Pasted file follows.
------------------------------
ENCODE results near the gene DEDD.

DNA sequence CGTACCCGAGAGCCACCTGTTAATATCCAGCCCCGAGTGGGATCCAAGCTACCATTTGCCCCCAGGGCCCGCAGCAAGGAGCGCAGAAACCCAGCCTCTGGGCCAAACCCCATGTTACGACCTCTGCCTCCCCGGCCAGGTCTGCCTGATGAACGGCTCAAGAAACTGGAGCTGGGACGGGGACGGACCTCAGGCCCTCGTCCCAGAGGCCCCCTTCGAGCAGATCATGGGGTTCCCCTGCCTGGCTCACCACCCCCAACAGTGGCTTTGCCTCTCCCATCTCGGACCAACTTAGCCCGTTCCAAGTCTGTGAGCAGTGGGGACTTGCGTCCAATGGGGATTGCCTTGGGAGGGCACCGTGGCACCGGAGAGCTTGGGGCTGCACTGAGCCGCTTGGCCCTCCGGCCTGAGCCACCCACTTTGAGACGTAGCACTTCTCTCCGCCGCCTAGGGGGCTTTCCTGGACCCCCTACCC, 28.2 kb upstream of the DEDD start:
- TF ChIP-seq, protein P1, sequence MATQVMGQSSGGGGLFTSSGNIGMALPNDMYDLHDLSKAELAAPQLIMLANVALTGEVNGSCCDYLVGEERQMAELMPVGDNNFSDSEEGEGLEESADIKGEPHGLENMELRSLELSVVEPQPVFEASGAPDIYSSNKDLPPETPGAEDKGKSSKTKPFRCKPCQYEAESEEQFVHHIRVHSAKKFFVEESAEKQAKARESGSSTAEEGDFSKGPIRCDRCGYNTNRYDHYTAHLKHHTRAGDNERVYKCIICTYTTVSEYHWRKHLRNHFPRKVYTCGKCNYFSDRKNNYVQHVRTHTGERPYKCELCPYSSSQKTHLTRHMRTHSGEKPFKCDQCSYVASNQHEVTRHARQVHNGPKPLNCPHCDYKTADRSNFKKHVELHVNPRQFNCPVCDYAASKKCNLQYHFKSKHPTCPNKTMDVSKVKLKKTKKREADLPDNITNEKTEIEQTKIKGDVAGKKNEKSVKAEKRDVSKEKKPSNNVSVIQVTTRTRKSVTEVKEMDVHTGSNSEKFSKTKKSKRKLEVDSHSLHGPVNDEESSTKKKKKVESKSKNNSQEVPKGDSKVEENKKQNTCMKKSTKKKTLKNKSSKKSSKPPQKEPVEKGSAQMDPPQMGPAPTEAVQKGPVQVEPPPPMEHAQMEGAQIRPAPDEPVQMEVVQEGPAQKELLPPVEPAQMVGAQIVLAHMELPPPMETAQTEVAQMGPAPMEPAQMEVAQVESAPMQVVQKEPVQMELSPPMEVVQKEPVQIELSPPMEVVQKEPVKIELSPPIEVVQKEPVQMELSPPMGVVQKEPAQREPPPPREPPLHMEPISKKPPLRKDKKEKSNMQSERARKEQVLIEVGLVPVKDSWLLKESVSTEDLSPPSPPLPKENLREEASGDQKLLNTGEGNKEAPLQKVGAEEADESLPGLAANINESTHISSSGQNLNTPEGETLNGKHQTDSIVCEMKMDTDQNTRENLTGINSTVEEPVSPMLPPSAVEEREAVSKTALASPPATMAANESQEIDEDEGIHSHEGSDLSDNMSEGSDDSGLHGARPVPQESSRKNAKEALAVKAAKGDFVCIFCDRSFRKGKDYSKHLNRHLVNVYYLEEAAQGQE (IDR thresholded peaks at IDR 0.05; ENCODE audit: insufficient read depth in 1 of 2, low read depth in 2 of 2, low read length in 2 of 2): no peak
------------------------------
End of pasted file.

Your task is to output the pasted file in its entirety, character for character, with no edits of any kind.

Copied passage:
ENCODE results near the gene DEDD.

DNA sequence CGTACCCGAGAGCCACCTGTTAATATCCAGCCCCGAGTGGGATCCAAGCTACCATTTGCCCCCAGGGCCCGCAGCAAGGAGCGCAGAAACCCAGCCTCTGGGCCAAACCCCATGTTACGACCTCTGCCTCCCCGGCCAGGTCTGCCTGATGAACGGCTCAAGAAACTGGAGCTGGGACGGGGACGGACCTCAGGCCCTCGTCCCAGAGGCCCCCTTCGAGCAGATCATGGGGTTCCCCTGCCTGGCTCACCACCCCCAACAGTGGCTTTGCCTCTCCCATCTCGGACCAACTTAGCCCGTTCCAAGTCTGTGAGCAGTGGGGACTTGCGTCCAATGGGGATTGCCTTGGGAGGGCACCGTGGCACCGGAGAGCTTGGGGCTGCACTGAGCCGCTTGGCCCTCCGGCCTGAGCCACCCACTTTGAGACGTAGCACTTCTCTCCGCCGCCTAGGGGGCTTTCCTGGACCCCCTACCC, 28.2 kb upstream of the DEDD start:
- TF ChIP-seq, protein P1, sequence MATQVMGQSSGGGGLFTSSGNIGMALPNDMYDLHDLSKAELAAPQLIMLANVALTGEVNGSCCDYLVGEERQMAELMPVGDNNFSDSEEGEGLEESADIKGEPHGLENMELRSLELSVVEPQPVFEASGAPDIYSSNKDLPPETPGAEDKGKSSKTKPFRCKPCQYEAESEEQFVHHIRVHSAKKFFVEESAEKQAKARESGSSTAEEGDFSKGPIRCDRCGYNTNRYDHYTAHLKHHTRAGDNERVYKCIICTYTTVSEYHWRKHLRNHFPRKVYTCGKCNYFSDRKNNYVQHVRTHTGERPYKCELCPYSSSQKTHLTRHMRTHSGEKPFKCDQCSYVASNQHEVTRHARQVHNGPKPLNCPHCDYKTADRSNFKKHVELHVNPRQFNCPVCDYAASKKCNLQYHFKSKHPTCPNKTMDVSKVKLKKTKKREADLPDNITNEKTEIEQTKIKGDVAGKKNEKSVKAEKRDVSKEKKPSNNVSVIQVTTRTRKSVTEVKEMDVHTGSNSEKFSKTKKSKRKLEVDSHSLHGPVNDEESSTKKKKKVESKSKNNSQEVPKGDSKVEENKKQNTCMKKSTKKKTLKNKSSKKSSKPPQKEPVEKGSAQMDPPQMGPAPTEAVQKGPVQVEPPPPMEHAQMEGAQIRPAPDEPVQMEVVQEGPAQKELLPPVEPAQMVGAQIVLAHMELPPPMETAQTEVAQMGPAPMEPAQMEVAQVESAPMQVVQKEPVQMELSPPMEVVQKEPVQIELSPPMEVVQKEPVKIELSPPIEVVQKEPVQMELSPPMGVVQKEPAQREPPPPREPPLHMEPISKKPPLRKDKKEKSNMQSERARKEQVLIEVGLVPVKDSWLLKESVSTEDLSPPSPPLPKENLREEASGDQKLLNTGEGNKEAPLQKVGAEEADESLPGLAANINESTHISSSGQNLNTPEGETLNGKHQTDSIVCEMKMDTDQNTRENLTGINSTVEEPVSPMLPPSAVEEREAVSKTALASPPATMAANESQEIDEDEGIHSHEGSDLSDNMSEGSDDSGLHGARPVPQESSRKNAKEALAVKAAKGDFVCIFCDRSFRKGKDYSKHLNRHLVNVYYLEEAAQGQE (IDR thresholded peaks at IDR 0.05; ENCODE audit: insufficient read depth in 1 of 2, low read depth in 2 of 2, low read length in 2 of 2): no peak